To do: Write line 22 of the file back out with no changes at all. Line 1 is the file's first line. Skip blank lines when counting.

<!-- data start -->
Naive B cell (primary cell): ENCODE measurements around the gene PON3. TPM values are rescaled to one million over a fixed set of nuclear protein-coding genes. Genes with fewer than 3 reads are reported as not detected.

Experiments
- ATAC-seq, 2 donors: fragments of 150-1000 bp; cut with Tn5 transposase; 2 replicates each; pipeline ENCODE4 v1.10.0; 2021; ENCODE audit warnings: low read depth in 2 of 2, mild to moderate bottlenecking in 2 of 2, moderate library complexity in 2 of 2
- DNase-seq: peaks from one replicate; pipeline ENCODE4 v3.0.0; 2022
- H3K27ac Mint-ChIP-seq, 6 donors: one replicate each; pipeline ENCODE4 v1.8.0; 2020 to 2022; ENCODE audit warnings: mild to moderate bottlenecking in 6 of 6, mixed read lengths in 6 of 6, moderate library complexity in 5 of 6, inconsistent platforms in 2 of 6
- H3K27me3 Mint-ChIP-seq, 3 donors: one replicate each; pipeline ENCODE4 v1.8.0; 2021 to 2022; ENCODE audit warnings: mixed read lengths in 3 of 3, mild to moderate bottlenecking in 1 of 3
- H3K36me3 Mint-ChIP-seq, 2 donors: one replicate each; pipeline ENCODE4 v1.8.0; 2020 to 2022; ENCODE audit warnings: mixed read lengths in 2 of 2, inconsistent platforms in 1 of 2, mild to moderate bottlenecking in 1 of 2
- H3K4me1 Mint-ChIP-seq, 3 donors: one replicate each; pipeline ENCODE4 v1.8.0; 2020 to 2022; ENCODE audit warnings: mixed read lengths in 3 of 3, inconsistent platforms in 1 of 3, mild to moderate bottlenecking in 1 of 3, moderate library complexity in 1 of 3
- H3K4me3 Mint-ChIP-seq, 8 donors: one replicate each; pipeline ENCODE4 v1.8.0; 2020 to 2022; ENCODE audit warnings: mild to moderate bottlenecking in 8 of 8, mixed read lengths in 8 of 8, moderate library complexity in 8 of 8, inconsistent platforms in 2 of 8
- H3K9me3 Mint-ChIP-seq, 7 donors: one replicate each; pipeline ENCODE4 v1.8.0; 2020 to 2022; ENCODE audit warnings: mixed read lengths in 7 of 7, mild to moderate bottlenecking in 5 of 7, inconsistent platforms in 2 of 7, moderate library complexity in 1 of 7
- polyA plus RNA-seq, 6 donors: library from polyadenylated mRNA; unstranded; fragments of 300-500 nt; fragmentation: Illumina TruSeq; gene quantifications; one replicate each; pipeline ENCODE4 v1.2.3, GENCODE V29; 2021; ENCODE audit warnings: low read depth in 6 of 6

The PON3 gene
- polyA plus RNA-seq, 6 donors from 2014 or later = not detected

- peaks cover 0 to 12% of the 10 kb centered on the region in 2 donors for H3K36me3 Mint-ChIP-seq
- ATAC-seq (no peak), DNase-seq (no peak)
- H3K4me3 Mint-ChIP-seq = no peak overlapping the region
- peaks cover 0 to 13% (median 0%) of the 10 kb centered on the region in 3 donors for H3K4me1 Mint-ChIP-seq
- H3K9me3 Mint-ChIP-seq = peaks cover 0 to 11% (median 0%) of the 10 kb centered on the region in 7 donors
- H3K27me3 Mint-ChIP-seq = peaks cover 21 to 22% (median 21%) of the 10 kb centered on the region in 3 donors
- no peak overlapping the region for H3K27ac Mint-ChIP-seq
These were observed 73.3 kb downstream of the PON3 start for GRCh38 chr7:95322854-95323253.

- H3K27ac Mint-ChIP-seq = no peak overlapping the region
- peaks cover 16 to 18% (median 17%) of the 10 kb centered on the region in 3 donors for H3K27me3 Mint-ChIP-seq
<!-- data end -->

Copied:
- H3K27ac Mint-ChIP-seq = no peak overlapping the region